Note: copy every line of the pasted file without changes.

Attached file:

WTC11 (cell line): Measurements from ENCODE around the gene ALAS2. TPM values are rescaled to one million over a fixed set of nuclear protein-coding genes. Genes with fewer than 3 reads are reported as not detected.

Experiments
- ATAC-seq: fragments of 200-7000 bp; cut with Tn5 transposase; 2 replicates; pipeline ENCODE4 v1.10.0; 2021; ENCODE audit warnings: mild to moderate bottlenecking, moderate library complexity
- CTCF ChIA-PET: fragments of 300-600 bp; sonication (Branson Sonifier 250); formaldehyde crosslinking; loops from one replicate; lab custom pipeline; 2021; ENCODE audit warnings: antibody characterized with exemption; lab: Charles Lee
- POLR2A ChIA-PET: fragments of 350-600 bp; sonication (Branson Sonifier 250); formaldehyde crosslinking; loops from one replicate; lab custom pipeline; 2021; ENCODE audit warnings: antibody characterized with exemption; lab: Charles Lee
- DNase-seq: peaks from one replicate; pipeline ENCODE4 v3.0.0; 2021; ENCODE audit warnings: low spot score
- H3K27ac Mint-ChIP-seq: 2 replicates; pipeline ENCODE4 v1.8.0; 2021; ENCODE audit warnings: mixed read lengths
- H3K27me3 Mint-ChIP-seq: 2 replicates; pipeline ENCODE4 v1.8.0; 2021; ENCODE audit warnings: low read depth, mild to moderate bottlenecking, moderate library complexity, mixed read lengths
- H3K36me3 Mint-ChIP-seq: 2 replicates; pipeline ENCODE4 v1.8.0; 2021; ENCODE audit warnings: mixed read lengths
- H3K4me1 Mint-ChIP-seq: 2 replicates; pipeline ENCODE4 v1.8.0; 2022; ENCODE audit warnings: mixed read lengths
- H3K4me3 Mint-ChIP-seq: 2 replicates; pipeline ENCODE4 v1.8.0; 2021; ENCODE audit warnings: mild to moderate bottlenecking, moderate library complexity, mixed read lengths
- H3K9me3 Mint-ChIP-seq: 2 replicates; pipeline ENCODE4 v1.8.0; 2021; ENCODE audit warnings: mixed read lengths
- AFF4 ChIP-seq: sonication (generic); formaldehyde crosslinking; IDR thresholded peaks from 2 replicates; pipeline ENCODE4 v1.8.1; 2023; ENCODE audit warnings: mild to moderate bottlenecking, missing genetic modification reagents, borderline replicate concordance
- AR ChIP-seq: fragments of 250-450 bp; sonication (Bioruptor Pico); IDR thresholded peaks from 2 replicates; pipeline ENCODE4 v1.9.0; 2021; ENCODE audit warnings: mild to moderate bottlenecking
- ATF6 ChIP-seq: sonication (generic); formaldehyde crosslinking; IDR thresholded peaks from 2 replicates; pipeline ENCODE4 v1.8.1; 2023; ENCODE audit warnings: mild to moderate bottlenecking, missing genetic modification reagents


WTC11 (cell line): Measurements from ENCODE around the gene ALAS2. TPM values are rescaled to one million over a fixed set of nuclear protein-coding genes. Genes with fewer than 3 reads are reported as not detected.

Experiments
- ATAC-seq: fragments of 200-7000 bp; cut with Tn5 transposase; 2 replicates; pipeline ENCODE4 v1.10.0; 2021; ENCODE audit warnings: mild to moderate bottlenecking, moderate library complexity
- CTCF ChIA-PET: fragments of 300-600 bp; sonication (Branson Sonifier 250); formaldehyde crosslinking; loops from one replicate; lab custom pipeline; 2021; ENCODE audit warnings: antibody characterized with exemption; lab: Charles Lee
- POLR2A ChIA-PET: fragments of 350-600 bp; sonication (Branson Sonifier 250); formaldehyde crosslinking; loops from one replicate; lab custom pipeline; 2021; ENCODE audit warnings: antibody characterized with exemption; lab: Charles Lee
- DNase-seq: peaks from one replicate; pipeline ENCODE4 v3.0.0; 2021; ENCODE audit warnings: low spot score
- H3K27ac Mint-ChIP-seq: 2 replicates; pipeline ENCODE4 v1.8.0; 2021; ENCODE audit warnings: mixed read lengths
- H3K27me3 Mint-ChIP-seq: 2 replicates; pipeline ENCODE4 v1.8.0; 2021; ENCODE audit warnings: low read depth, mild to moderate bottlenecking, moderate library complexity, mixed read lengths
- H3K36me3 Mint-ChIP-seq: 2 replicates; pipeline ENCODE4 v1.8.0; 2021; ENCODE audit warnings: mixed read lengths
- H3K4me1 Mint-ChIP-seq: 2 replicates; pipeline ENCODE4 v1.8.0; 2022; ENCODE audit warnings: mixed read lengths
- H3K4me3 Mint-ChIP-seq: 2 replicates; pipeline ENCODE4 v1.8.0; 2021; ENCODE audit warnings: mild to moderate bottlenecking, moderate library complexity, mixed read lengths
- H3K9me3 Mint-ChIP-seq: 2 replicates; pipeline ENCODE4 v1.8.0; 2021; ENCODE audit warnings: mixed read lengths
- AFF4 ChIP-seq: sonication (generic); formaldehyde crosslinking; IDR thresholded peaks from 2 replicates; pipeline ENCODE4 v1.8.1; 2023; ENCODE audit warnings: mild to moderate bottlenecking, missing genetic modification reagents, borderline replicate concordance
- AR ChIP-seq: fragments of 250-450 bp; sonication (Bioruptor Pico); IDR thresholded peaks from 2 replicates; pipeline ENCODE4 v1.9.0; 2021; ENCODE audit warnings: mild to moderate bottlenecking
- ATF6 ChIP-seq: sonication (generic); formaldehyde crosslinking; IDR thresholded peaks from 2 replicates; pipeline ENCODE4 v1.8.1; 2023; ENCODE audit warnings: mild to moderate bottlenecking, missing genetic modification reagents